“Daft” is how outgoing Bank of England policymaker David Miles described the idea that Britain’s central bank would have to wait for the U.S. Federal Reserve before hiking interest rates.
The U.S. and British central banks are scrambling to be the first of the majors to raise interest rates after a long period of unprecedented monetary generosity. It won’t happen immediately but both Janet Yellen, who chairs the U.S. Federal Reserve, and Bank of England Governor Mark Carney say there will be a hike this year (Yellen) or around the end of the year (Carney). Might this be a bit of a rush? Not everything in the world economy is as sanguine as the U.S. and British economies purport to be.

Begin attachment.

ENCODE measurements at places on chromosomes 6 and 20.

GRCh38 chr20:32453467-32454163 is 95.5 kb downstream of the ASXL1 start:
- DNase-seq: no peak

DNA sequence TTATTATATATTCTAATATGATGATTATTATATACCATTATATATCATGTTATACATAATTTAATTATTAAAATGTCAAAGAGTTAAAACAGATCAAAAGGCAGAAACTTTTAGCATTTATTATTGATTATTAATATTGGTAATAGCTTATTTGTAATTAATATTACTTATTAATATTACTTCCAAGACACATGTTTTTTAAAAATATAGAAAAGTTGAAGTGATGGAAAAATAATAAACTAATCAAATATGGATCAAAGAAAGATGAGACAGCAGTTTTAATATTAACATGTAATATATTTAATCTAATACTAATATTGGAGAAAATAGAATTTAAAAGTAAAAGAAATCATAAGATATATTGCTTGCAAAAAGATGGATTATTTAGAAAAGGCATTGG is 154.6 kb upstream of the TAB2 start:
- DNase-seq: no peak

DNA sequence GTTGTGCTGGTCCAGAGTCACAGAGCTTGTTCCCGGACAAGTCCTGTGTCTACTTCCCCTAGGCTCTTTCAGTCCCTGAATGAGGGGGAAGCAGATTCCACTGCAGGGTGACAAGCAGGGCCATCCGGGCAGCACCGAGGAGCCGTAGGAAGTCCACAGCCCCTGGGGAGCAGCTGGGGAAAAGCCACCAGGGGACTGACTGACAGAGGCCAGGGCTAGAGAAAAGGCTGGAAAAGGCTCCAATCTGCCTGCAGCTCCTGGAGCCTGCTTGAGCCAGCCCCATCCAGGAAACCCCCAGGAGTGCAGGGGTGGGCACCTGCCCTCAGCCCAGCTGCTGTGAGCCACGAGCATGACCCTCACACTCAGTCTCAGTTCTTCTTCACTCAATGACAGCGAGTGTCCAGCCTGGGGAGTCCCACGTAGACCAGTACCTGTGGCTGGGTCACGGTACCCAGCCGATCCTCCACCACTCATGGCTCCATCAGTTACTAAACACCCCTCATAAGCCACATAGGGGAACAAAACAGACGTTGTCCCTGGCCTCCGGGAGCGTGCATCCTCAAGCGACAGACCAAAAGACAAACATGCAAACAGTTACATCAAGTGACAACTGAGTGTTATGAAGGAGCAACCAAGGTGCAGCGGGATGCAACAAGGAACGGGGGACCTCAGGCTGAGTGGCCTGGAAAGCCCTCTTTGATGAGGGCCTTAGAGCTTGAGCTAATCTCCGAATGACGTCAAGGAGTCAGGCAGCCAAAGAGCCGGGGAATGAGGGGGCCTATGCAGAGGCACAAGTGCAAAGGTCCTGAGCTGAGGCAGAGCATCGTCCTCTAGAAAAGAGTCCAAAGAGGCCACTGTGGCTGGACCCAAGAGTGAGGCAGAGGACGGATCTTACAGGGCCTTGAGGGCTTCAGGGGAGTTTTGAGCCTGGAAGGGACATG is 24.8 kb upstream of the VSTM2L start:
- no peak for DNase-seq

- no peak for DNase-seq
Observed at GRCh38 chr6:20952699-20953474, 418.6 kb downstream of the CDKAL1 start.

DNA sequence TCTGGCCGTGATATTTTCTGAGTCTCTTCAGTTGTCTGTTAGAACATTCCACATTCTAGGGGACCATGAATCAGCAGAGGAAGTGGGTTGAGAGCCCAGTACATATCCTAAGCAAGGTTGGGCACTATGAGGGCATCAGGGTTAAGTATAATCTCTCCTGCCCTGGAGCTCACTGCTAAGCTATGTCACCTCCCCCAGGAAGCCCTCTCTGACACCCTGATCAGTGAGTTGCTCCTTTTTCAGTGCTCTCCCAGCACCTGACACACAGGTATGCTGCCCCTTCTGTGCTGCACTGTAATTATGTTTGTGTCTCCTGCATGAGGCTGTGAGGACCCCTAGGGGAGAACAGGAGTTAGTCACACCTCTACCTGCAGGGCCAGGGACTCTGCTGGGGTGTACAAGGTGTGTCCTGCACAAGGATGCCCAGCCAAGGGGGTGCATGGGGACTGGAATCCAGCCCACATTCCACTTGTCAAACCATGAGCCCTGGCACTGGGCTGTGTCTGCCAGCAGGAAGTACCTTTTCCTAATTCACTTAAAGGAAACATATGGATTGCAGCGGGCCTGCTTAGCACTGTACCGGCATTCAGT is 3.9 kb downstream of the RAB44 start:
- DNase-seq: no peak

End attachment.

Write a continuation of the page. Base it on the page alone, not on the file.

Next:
As the U.S. Federal Reserve edges closer to its first interest hike in nearly a decade, its critics are lining up into one of two camps: either the Fed is hopelessly behind the curve, and will have to grapple with runaway inflation very soon; or the Fed seems overzealous in wanting to get interest rates back to what it would call a normal level and instead should wait until late this year or next before hiking.
Brazil’s relentless series of interest rates hikes is successfully lowering inflation expectations – despite recent signs to the contrary, from lottery to tomato prices.
One way or another, the end game for Greece approaches.
Last night, Greek Prime Minister Alexis Tsipras left talks with senior EU officials in Brussels saying a deal with creditors was “within sight” and that Athens would make a payment due to the IMF on Friday.
Greece’s European lenders have played down hopes of a swift end to aid negotiations and said talks must speed up before the country runs out of cash. That contrasted sharply with optimism in Athens where a series of top officials asserted that a deal was just days away.